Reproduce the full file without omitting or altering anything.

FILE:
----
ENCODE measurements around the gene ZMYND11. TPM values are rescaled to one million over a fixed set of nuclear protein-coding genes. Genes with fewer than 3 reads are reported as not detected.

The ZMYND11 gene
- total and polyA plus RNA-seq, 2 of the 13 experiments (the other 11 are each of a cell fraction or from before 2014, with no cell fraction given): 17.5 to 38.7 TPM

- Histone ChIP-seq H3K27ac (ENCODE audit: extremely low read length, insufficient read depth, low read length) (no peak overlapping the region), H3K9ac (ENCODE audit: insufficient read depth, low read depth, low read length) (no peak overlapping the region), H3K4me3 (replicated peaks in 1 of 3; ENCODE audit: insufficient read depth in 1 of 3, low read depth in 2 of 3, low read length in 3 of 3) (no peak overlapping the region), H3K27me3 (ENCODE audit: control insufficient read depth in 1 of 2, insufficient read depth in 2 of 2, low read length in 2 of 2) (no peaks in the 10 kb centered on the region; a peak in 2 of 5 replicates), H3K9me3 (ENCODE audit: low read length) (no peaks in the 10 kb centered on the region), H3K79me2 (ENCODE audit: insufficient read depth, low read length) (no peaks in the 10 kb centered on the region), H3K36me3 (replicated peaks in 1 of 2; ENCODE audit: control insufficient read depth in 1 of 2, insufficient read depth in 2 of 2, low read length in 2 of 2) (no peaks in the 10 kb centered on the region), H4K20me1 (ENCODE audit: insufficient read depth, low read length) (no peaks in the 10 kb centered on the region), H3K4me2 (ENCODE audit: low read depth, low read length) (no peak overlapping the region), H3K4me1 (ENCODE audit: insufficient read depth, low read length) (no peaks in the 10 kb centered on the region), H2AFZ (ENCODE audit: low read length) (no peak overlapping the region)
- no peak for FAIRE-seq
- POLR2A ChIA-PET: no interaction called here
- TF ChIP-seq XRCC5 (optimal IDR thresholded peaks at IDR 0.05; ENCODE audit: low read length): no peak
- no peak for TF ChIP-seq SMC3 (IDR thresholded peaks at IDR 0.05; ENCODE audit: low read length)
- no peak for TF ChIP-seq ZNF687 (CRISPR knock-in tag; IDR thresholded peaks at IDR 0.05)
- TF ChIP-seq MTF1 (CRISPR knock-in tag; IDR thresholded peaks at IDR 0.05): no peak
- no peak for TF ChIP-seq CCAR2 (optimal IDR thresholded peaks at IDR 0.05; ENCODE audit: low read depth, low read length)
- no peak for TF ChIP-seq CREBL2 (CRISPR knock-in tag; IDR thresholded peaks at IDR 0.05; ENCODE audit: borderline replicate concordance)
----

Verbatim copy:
ENCODE measurements around the gene ZMYND11. TPM values are rescaled to one million over a fixed set of nuclear protein-coding genes. Genes with fewer than 3 reads are reported as not detected.

The ZMYND11 gene
- total and polyA plus RNA-seq, 2 of the 13 experiments (the other 11 are each of a cell fraction or from before 2014, with no cell fraction given): 17.5 to 38.7 TPM

- Histone ChIP-seq H3K27ac (ENCODE audit: extremely low read length, insufficient read depth, low read length) (no peak overlapping the region), H3K9ac (ENCODE audit: insufficient read depth, low read depth, low read length) (no peak overlapping the region), H3K4me3 (replicated peaks in 1 of 3; ENCODE audit: insufficient read depth in 1 of 3, low read depth in 2 of 3, low read length in 3 of 3) (no peak overlapping the region), H3K27me3 (ENCODE audit: control insufficient read depth in 1 of 2, insufficient read depth in 2 of 2, low read length in 2 of 2) (no peaks in the 10 kb centered on the region; a peak in 2 of 5 replicates), H3K9me3 (ENCODE audit: low read length) (no peaks in the 10 kb centered on the region), H3K79me2 (ENCODE audit: insufficient read depth, low read length) (no peaks in the 10 kb centered on the region), H3K36me3 (replicated peaks in 1 of 2; ENCODE audit: control insufficient read depth in 1 of 2, insufficient read depth in 2 of 2, low read length in 2 of 2) (no peaks in the 10 kb centered on the region), H4K20me1 (ENCODE audit: insufficient read depth, low read length) (no peaks in the 10 kb centered on the region), H3K4me2 (ENCODE audit: low read depth, low read length) (no peak overlapping the region), H3K4me1 (ENCODE audit: insufficient read depth, low read length) (no peaks in the 10 kb centered on the region), H2AFZ (ENCODE audit: low read length) (no peak overlapping the region)
- no peak for FAIRE-seq
- POLR2A ChIA-PET: no interaction called here
- TF ChIP-seq XRCC5 (optimal IDR thresholded peaks at IDR 0.05; ENCODE audit: low read length): no peak
- no peak for TF ChIP-seq SMC3 (IDR thresholded peaks at IDR 0.05; ENCODE audit: low read length)
- no peak for TF ChIP-seq ZNF687 (CRISPR knock-in tag; IDR thresholded peaks at IDR 0.05)
- TF ChIP-seq MTF1 (CRISPR knock-in tag; IDR thresholded peaks at IDR 0.05): no peak
- no peak for TF ChIP-seq CCAR2 (optimal IDR thresholded peaks at IDR 0.05; ENCODE audit: low read depth, low read length)
- no peak for TF ChIP-seq CREBL2 (CRISPR knock-in tag; IDR thresholded peaks at IDR 0.05; ENCODE audit: borderline replicate concordance)